Mainstream gerontologists do not agree and hate to even raise the topic in public. They shy away from talk about life extension or "curing" aging and prefer to focus on keeping older people healthy for as long as possible, a goal referred to in the discipline as "compression of morbidity" or "healthspan." Many of them write off Mr. de Grey as more beard than brain.


Monday, May 08, 2006

Lucid Dreams Key to Better Sleep

By Mika Mandelbaum
Arizona Daily Wildcat

Through a state of dreaming that combines Western science and Tibetan Buddhist study, students might be able to improve sleep quality, overcome fears and explore reality.

Lucid dreaming occurs when a person is sleeping and becomes aware of the fact that they are dreaming.

Tibetan Buddhists have used lucid dreaming to perform dream yoga, where they achieve a meditative state in their sleep.

By reaching the lucid dreaming state, college students, who typically have problems sleeping, have the power to improve their sleep, said Dusana Rybarova, the director of the Dharmakirti College Research Institute, a nonprofit organization that supports interaction between scientists and Buddhist scholars.

"You can bring your sleep under control through your own will, practice and meditation," said Rybarova, a UA psychology graduate student.

For example, through lucid dreaming, a person can turn a nightmare into a transcendental, peaceful state by taking control of the situation with a positive attitude, said lucid dreams researcher Stephen LaBerge.


Sunday, May 07, 2006

Marijuana Boosts Brain Power in Rats

Source: New Scientist

A synthetic chemical similar to the active ingredient in marijuana makes new cells grow in rat brains. What is more, in rats this cell growth appears to be linked with reducing anxiety and depression. The results suggest that marijuana, or its derivatives, could actually be good for the brain.

In mammals, new nerve cells are constantly being produced in a part of the brain called the hippocampus, which is associated with learning, memory, anxiety and depression. Other recreational drugs, such as alcohol, nicotine and cocaine, have been shown to suppress this new growth. Xia Zhang of the University of Saskatchewan in Saskatoon, Canada, and colleagues decided to see what effects a synthetic cannabinoid called HU210 had on rats' brains.

They found that giving rats high doses of HU210 twice a day for 10 days increased the rate of nerve cell formation, or neurogenesis, in the hippocampus by about 40%.


Thursday, May 04, 2006

Your Thoughts Will Be Your Password

By Lakshmi Sandhana

What if you could one day unlock your door or access your bank account by simply "thinking" your password? Too far out? Perhaps not.

Researchers at Carleton University in Ottawa, Canada, are exploring the possibility of a biometric security device that will use a person's thoughts to authenticate her or his identity.

Their idea of utilizing brain-wave signatures as "pass-thoughts" is based on the premise that brain waves are unique to each individual. Even when thinking of the same thing, the brain's measurable electrical impulses vary slightly from person to person. Some researchers believe the difference might just be enough to create a system that allows you to log in with your thoughts.

A pass-thought could be anything from a snatch of song, the memory of your last birthday or even the image of your favorite painting. A more achievable alternative might present you with predetermined pictures, music or video clips, to which you would think "yes" or "no" while the machine monitors your brain activity.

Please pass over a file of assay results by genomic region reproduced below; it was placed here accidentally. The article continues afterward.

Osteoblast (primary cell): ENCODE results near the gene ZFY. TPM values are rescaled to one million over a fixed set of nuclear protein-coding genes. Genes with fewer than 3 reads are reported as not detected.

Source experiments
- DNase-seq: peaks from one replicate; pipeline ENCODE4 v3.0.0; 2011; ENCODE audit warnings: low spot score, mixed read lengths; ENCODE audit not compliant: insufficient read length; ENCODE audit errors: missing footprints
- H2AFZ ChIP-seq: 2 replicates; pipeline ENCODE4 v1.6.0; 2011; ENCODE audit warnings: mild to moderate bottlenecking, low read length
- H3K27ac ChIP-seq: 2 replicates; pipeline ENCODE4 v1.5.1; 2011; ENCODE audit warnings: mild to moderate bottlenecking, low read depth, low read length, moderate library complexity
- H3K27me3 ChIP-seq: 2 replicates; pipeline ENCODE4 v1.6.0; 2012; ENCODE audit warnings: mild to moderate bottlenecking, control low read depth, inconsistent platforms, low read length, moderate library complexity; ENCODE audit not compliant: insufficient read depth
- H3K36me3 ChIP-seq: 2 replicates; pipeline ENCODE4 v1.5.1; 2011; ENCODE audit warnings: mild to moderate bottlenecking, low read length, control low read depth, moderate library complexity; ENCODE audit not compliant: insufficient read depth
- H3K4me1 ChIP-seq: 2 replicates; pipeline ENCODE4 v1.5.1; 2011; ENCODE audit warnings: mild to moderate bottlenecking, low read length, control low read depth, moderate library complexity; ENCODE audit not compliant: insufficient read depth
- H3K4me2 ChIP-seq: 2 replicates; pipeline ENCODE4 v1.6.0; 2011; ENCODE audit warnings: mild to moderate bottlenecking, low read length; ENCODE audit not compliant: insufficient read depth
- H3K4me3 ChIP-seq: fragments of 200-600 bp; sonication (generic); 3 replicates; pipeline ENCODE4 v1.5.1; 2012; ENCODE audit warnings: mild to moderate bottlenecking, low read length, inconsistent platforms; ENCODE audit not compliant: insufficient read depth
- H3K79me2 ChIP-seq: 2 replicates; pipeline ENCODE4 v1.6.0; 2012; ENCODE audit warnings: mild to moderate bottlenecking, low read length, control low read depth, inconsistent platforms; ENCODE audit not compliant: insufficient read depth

Wednesday, May 03, 2006

Hypnotized Man Has Woman's Orgasm

SOURCE: Hindustan Times

Most women spend their entire lives waiting for one, and till they don't they fake it, but how about a man, who under deep hypnosis, claims he had a woman's orgasm, and it was far more pleasurable than what men normally experience.

According to The Sun, the amazing incident happened to writer Simeon de la Torre, who experienced pregnancy and childbirth as part of an experiment for a magazine, and had an orgasm when his therapist took him back to the point of conception to see if he could have an orgasm like wife.

"Nicola told me to imagine I was Clare and we were making love. I started to feel a bit odd, then was getting warmer and warmer.

"The climax appeared to come from within. I did not shout, 'Oh my god'. But I experienced a glorious, glowing, female orgasm.

"Waves of euphoria radiated over me from the pit of my stomach to my toes as a gleeful smile spread across my face. It was longer, gentler and distinctly different to the juddering knee-tremblers I usually have. And, unfortunately chaps, it was better. Now I want to do it again," the paper quoted him, as saying.

Monday, May 01, 2006

The Hypnotic Power of Confusion

By Dr. Joe Vitale
Creator of
Hypnotic Selling Secrets

"Did you walk to work or carry a lunch?"


My father asked me that question more than 25 years ago. I still remember it. Why? Because it's a ridiculous question.

A famous comedian in the 1950s used to ask people, "Got a banana?" The question might make sense if asked in the right situation, but he asked it everywhere. I've forgotten the name of the comedian, but I still recall his question. Why? Because it's strange.

As I write this, I am creating new business cards for myself. I decided to add a confusing line to it. After some fun brainstorming with my girlfriend, I settled on, "Ask me about the monkey."

Why is "Ask me about the monkey?" worth putting on my business card? As with my father's question and the comedian's question, it stops your brain in its tracks. It makes you pause. It makes you focus on ME. The theory is that once you stop someone with a confusing line, you can then implant a hypnotic command right after it.